Communication vital to government

Conference a ‘missed opportunity’

If they don’t want to become irrelevant, the Secretary-General of the Commonwealth Parliamentary Association has urged elected leaders across the Caribbean to get their message to the public using multiple forms of communication.

Mr. William Shija’s comments came during the CPA’s regional meeting held last week in Cayman.

‘I would allege that 60 to 70 per cent of ordinary people…do not know exactly the role of a parliamentarian,’ Mr. Shija told the group of delegates who gathered from all over the Caribbean.

‘Sometimes the public, after electing us, comes up…and says ‘oh geez, these guys are just sitting and we don’t see how effective they are,” Mr. Shija said. ‘It may be because we do not communicate enough.’

The Cayman Islands group People for Referendum called the conference a ‘missed opportunity’ for open communication after group members were denied the right to attend CPA sessions.

‘There are issues that you want…wide and frank discussion on,’ said group President Dennie Warren. ‘I think the general public should be able to come in and…learn more about the topics being discussed.’

‘One of the things that was discussed (at the conference) was independence. I’m not suggesting that the Cayman Islands go independent, but I think it’s a healthy discussion to have…because I think that’s an issue we’ll have to face down the road.’

Mr. Shija said during his address that civic education was important, but he said the content of that message must be made easy to understand and accessible to the general public.

‘For example, why do we care that you participated in an HIV/AIDS seminar? That must be simplified and put into the public view,’ he said.

‘There are a number of examples that surround us as to what happens when you have a large percentage of your population not understanding issues,’ Mr. Warren said. ‘And to have someone left out of the discussion, except for the filtered information…is unfair.’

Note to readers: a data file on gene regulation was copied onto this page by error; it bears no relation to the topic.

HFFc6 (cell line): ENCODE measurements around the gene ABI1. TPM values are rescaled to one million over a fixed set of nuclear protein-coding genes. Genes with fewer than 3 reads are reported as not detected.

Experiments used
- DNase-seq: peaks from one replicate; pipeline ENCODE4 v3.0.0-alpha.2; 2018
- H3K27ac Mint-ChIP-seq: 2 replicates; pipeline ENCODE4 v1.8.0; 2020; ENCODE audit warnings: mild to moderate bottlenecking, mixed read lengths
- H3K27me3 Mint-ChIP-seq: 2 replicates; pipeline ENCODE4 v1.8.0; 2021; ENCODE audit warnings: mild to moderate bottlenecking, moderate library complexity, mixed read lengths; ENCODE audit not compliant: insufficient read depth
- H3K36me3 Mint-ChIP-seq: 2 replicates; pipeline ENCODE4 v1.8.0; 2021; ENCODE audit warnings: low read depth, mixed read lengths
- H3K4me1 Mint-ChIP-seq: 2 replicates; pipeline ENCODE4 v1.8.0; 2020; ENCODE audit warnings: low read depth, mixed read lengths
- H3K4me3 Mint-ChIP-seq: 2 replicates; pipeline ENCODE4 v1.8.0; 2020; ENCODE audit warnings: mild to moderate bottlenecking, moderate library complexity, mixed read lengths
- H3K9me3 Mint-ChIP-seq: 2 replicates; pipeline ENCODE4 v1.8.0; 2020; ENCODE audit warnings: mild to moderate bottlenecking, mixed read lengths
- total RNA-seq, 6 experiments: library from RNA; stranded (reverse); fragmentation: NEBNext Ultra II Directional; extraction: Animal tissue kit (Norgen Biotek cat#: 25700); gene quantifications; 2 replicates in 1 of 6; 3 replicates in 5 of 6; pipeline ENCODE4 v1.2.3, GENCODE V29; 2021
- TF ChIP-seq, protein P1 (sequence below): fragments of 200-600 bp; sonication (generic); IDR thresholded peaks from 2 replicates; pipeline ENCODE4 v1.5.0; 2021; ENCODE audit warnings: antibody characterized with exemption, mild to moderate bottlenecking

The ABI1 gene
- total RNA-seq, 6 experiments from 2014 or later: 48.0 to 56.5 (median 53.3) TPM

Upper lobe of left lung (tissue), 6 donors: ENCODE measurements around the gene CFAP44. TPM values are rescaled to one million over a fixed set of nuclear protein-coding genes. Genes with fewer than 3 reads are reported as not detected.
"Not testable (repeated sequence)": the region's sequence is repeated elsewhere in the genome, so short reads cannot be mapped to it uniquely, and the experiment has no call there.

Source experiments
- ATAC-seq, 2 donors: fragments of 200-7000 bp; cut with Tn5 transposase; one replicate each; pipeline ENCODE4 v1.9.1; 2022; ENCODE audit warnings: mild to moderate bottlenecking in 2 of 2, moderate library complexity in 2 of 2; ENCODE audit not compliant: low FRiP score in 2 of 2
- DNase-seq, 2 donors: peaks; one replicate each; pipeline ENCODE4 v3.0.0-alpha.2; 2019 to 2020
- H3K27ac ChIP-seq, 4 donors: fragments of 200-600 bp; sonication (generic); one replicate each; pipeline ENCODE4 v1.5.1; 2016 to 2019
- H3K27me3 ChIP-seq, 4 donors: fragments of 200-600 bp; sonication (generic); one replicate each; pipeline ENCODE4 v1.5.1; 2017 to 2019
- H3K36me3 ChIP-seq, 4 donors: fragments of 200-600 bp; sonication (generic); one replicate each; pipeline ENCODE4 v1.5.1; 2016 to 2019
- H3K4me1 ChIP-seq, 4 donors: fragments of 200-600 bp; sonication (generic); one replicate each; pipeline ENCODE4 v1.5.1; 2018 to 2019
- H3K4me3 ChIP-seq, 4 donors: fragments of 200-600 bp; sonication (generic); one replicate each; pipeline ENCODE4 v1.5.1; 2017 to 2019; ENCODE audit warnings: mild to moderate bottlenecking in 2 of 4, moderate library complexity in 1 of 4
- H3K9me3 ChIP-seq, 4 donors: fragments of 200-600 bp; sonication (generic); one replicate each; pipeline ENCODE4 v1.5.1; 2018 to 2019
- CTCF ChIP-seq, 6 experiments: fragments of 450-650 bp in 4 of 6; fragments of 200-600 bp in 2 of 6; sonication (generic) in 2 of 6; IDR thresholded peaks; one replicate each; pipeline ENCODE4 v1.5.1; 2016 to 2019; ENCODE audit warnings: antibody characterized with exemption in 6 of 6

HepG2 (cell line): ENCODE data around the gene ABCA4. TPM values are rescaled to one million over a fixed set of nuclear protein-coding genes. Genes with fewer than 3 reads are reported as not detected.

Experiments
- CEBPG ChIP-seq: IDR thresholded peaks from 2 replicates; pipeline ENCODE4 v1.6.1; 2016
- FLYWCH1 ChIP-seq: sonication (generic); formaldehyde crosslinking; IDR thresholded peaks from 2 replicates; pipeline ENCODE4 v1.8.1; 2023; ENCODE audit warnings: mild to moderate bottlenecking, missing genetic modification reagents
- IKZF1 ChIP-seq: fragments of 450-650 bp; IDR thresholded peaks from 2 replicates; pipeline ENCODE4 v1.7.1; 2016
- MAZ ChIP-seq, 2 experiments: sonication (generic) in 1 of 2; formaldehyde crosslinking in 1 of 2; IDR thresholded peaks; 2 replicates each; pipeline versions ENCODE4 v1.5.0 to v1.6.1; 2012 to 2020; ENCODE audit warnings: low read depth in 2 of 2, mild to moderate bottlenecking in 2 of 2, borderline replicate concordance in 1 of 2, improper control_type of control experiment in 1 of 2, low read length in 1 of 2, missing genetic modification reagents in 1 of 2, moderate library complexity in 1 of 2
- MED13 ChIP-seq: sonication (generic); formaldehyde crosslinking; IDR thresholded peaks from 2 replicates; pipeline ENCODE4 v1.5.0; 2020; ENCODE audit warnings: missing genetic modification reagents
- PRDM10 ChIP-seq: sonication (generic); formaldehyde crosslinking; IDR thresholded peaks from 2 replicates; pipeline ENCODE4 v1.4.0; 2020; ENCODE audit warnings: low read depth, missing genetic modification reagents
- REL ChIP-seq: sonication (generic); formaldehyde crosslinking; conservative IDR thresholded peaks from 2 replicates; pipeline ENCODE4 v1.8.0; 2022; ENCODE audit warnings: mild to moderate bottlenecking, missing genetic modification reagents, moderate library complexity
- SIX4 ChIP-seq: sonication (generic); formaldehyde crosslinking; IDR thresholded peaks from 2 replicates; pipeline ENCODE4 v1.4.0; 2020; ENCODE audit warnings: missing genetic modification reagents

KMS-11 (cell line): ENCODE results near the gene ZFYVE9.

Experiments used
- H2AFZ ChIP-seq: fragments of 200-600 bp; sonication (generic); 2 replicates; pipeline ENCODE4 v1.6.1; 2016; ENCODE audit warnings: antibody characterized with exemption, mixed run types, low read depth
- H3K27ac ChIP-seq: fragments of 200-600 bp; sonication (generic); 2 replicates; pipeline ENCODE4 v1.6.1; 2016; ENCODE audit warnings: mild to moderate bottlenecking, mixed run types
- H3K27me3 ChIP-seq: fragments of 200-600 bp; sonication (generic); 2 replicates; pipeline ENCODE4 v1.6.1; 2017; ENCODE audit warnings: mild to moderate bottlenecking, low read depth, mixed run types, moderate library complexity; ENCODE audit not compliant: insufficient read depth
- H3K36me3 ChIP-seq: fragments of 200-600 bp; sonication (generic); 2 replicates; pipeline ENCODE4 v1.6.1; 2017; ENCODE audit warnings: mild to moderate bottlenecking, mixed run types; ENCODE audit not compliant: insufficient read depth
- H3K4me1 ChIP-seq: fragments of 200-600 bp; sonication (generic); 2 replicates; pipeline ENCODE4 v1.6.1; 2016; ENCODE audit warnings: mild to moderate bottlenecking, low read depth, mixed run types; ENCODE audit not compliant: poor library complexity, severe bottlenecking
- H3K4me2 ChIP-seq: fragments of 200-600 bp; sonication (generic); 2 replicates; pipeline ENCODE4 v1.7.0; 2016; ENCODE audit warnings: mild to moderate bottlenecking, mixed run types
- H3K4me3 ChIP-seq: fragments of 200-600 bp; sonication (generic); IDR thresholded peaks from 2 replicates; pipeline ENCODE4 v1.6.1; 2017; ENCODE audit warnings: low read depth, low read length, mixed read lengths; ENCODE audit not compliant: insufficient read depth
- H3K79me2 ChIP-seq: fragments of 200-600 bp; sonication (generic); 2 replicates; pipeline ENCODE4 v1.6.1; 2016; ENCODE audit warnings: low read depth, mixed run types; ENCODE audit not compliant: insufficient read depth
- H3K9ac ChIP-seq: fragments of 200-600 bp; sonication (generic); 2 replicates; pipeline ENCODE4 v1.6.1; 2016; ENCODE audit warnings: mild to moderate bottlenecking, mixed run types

Mr. Warren asked conference officials about public attendance but he said he was told it wasn’t something that’s done.

CPA organising committee chairman, MLA Alfonso Wright, said Mr. Warren did ask him about attending the conference and whether he could take pictures. However, Mr. Wright said Mr. Warren never mentioned the People for Referendum group in that conversation.

‘It’s a CPA conference, it’s for parliamentarians,’ Mr. Wright said. ‘He (Mr. Warren) didn’t tell me he was representing anyone.’

Mr. Wright said reporters were allowed to attend the conference along with select invitees, which included a group of junior parliamentarians from Cayman.

The conference debates took place during the day, and Mr. Warren conceded most working people likely wouldn’t have time to attend for long periods of discussion.

‘I don’t think a tremendous amount of people would go and listen, that is, initially,’ he said. ‘The reason I think it will play out that way is because previous governments have done a good job of having the general populace believe that all we should really do is elect politicians, and then politicians will act.’

‘It has led to what I would consider mass ignorance of not only how our political systems work, but also what the issues are.’

Mr. Shija noted the particular forms of public communication used can be just as important as the message itself. He said the CPA generally publishes four magazines about its activities a year, but he’s concerned the publication is not reaching a wider audience.

He worried government activities in general are not registering with the younger generation because leaders are not using the full range of media available.

‘With the youth that we have…who must be leaders in the future, we must get a way of crossing over to them in order for them to begin to learn about leadership,’ Mr. Shija said.

‘They go for the electronic media,’ he said. ‘Where are we in the electronic media? We must cross over to the electronic media in order for us to continue to be relevant.’

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